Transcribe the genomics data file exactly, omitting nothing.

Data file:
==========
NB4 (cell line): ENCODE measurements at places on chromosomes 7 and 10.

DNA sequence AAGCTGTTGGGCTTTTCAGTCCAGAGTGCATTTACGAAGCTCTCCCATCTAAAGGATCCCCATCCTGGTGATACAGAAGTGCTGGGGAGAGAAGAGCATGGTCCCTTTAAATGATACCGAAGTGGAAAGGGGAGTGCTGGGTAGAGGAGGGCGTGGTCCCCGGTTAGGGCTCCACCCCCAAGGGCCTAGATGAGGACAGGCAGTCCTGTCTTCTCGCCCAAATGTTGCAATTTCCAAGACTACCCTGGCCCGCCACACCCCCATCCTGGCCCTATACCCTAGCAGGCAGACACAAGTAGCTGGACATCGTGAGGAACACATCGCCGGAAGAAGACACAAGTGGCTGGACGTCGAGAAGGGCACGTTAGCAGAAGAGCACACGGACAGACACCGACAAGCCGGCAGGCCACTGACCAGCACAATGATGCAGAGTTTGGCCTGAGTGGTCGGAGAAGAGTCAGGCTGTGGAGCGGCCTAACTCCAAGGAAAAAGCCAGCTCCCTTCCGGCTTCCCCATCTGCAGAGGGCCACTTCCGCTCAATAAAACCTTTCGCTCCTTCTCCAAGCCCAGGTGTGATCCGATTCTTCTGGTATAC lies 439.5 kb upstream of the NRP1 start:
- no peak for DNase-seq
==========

NB4 (cell line): ENCODE measurements at places on chromosomes 7 and 10.

DNA sequence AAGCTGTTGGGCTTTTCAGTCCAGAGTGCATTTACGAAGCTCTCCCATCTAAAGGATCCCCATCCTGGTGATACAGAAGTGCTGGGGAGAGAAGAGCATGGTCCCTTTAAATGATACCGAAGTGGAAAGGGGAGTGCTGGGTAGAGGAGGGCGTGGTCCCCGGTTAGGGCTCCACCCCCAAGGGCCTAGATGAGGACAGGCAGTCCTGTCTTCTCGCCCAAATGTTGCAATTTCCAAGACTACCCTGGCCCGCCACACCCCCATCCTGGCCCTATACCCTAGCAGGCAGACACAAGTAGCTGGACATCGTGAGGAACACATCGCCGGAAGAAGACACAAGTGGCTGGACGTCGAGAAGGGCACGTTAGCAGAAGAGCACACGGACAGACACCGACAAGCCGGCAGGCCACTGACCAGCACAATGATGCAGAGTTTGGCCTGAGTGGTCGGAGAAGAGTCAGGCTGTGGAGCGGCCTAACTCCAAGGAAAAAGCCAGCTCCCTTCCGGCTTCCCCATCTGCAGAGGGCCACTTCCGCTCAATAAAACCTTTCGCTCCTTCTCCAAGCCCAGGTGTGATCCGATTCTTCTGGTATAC lies 439.5 kb upstream of the NRP1 start:
- no peak for DNase-seq